The Hiring Handbook

Research | What are your competitors paying their staff?

Posted by Scott Collen on May 16, 2018 4:48:47 PM

Hiring, retaining and training good quality staff is one of the biggest challenges facing any hospitality business especially when workers are looking for a place to work with good vibes, schedule flexibility, and variety of work tasks.

In the big London food fight that happens to keep and hire the best staff the main battleground is how much they get paid. 

As we've highlighted before keeping staff for a decent period of time is getting harder, not always down to pay, but when even a £0.10p an hour pay rise only just keeps you track with UK inflation, it 's understandable why workers leave for a better wage.

We sampled job ad data from over 100 restaurants and bars in the Greater London area to see what the average pay is in for Kitchen Porters, Commis, Chef de Partie, and general front of house roles.

Surprisingly of the surveyed businesses advertised jobs only 19% gave KPs a share of the service charge (or tips or tronc), compared to 28% of their Front of House colleagues.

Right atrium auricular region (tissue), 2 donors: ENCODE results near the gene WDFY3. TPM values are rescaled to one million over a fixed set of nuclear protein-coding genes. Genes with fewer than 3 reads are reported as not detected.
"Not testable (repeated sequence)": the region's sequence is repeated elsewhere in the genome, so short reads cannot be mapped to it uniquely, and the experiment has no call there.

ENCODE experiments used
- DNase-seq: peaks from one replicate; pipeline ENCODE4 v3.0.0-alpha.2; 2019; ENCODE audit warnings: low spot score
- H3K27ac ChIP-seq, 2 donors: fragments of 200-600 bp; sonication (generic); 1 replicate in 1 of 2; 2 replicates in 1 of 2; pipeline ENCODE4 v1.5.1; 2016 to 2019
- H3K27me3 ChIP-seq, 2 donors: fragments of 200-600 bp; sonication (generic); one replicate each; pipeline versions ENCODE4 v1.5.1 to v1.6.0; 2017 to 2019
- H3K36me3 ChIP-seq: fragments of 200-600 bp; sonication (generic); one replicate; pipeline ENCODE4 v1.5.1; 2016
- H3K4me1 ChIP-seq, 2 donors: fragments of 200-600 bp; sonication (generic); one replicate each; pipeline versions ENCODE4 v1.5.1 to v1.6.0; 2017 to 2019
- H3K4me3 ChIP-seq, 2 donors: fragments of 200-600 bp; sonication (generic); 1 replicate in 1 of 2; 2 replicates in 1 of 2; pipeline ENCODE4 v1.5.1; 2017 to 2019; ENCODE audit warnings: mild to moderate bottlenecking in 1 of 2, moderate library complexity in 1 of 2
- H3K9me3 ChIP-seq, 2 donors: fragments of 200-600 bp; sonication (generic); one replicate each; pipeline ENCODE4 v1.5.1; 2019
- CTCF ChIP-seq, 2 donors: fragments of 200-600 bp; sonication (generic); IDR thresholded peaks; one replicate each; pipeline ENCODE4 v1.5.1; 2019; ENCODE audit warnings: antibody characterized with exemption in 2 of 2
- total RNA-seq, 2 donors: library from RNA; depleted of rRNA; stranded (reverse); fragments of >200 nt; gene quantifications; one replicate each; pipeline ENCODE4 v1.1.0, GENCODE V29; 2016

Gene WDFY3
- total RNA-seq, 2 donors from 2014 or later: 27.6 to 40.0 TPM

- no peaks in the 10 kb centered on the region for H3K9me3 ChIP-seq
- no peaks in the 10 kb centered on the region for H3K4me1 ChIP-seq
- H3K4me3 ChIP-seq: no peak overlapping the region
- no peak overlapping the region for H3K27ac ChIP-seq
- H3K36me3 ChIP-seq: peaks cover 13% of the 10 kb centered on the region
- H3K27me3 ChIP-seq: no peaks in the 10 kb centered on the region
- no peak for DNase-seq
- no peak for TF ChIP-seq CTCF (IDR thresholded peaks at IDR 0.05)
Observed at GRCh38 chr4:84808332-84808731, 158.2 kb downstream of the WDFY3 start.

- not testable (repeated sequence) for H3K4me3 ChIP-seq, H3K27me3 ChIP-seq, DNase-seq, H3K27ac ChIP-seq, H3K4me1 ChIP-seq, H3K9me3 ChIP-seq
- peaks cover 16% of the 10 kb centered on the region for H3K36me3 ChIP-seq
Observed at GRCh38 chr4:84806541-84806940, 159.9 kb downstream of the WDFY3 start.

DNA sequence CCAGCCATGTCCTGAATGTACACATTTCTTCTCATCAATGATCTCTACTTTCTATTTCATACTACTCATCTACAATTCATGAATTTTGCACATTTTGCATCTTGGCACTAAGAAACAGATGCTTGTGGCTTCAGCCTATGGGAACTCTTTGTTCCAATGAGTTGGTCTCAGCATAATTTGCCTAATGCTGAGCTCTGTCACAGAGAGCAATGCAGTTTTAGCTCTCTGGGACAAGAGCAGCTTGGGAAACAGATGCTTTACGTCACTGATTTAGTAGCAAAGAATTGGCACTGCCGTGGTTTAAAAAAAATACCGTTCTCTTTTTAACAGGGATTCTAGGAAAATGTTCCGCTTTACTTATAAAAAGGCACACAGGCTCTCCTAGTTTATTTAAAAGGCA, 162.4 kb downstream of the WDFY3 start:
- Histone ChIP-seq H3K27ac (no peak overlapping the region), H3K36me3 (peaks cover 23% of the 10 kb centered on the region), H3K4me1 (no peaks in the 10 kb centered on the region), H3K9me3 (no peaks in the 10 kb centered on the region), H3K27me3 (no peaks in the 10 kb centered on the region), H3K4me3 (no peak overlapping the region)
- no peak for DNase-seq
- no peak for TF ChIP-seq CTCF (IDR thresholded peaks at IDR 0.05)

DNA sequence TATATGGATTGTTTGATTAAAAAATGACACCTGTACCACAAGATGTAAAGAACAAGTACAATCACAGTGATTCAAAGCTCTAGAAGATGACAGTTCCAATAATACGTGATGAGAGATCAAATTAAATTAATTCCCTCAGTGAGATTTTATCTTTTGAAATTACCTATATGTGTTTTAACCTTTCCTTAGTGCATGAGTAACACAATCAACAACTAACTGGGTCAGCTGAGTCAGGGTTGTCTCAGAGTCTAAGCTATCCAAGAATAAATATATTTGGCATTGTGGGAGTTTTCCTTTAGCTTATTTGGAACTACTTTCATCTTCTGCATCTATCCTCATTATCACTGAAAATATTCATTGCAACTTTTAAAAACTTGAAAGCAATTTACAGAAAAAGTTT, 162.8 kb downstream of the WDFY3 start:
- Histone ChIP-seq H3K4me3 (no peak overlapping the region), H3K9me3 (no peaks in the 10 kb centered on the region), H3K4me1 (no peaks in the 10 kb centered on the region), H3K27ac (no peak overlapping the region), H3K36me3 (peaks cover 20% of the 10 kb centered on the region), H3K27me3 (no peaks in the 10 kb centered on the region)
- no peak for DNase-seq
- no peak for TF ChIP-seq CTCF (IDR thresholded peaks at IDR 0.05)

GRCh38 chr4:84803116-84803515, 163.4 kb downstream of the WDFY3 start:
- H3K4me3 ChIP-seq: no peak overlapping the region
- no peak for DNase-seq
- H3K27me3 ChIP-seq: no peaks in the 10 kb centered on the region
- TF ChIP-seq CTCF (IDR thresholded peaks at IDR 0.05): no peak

This number seems low in an industry where 'topping up' wages with tips has always been seen as the norm, the practice was behind abused so much the government got involved in 2016 to make it fairer for all. 

What do the numbers say?

Wages Snapshot 2018 May

 

Happy to say on average we're seeing everyone earning more then National Minimum Wage!

In the competitive labour market that is hospitality around 20% of roles advertised will also get a share of tips or tronc. With many also getting benefits such as meals on shift, pensions, and other perks, to compensate for the unsociable and long hours.

Given the pressure the industry is under (see the recent closures at Jaimie's Italian & Byron Burgers as examples), clearly the only way to accommodate a rise in wages will be to pass on some of that increased cost to the customer. 

Understandably so, we have seen clients hesitant to do this. 

Could we as an industry be more brave, however? If clients seem willing to pay more for a sustainably sourced piece of fish, wouldn't they be willing to pay more for a sustainably paid chef?

 

Note: 

The data for the chart above came from analysis of jobs advertised on popular job boards such as Gumtree, Job Today, Indeed and was targeted to include London-based businesses.  

 

 

Topics: Research

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